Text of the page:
Page 4 of 6CURRENT PRIORITIES IN DISTANCE EDUCATION IN ASIA PACIFIC
A major conclusion of evaluation studies of DE in Asia Pacific has to with the need to upgrade the infrastructure for Internet-based education to enable educational institutions to take full advantage of it. It is ironic that the most fundamental problem of Internet-based DE in Asia Pacific - the widespread lack of Internet access - has received relatively little discussion. Hardhono et al. (2007) have attributed the neglect of this basic issue to a tendency on the part of some Asian institutions to adopt online methods ‘as a major symbol of their modernisation’, rather than basing the decision on the results of research and evaluation of e-learning accessibility.
Samaranayake et al. (2007) have shown that while most students in South Asia use computers, very few have Internet access. In Sri Lanka, 79 percent use offline computers in their educational institutions, and among those who have access to the Internet, 42 percent have online access at home, and 35 percent use Internet kiosks. In Pakistan, these proportions are lower in all categories, with 42 percent of students using institutional offline computers and 30 percent or less using facilities like email, Web-based training materials, and text-chat/instant messaging. In Bhutan, the figures are lower still: following an e-learning trial, 83 percent of the student users reported that they had difficulty using the online method due to poor Internet connections, insufficient time, the complexity of the method, and/or the need to travel far to get Internet access. e-Learning is proving more successful in India than elsewhere in the region, although primarily in the corporate sector where access is more readily available.
In an attempt to quantify the issue of Web inaccessibility, the 13-country PANdora network has conducted a study measuring the time taken to access webpages between major Asian cities. The finding: "In most of the survey conditions, browser loading times were noted up to four times slower than commonly prescribed as acceptable. Failure of pages to load at all was frequent ..." (Baggaley et al. 2007). The study also analyzed the routes taken by Web hits (i.e. attempts to access material from Web servers) at Asian institutions. All Web hits go through intermediate Web servers before reaching their target, and the more intermediate "hops" involved, the bigger the chance that the access attempt will fail. The study showed that whereas hits by students in Canada on Canadian Web servers may go through half a dozen hops, Web hits by Asia Pacific users commonly go through 20 or more hops and fail to reach their destinations altogether. In addition, the study found that Asian Web hits are commonly routed through countries such as Russia and the United States, for want of more direct local routes. In Cambodia, attempts to access material on a Web server in the next building are typically routed through Vietnam, adding to the time taken and the chance that the Web hit will fail. Improved local Web routes are needed to address this problem.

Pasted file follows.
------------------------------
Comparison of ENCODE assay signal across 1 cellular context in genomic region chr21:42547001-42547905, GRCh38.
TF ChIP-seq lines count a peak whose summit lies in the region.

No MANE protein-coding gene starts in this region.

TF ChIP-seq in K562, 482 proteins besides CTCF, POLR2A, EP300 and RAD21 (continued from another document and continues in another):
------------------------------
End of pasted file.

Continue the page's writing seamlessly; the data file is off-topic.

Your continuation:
The substantial extra workload created for the teachers when online methods are considered for adoption also need careful attention. In traditional educational institutions, the use of pre-produced material does not require continuous preparation by the instructors during the academic semester. When online methods are used, the instructor is required to attend to the teaching-learning process constantly, or at least as regularly as in face-to-face instruction.
Meanwhile, most South Asian students have access to other media, such as radio and television, which continue to be used as major educational media by the Asia Pacific mega-universities. In adopting modern technologies in the educational process, Asia Pacific distance educators ought not to abandon traditional media, especially since these technologies are more widely accessible than the Internet and Web in all parts of the world.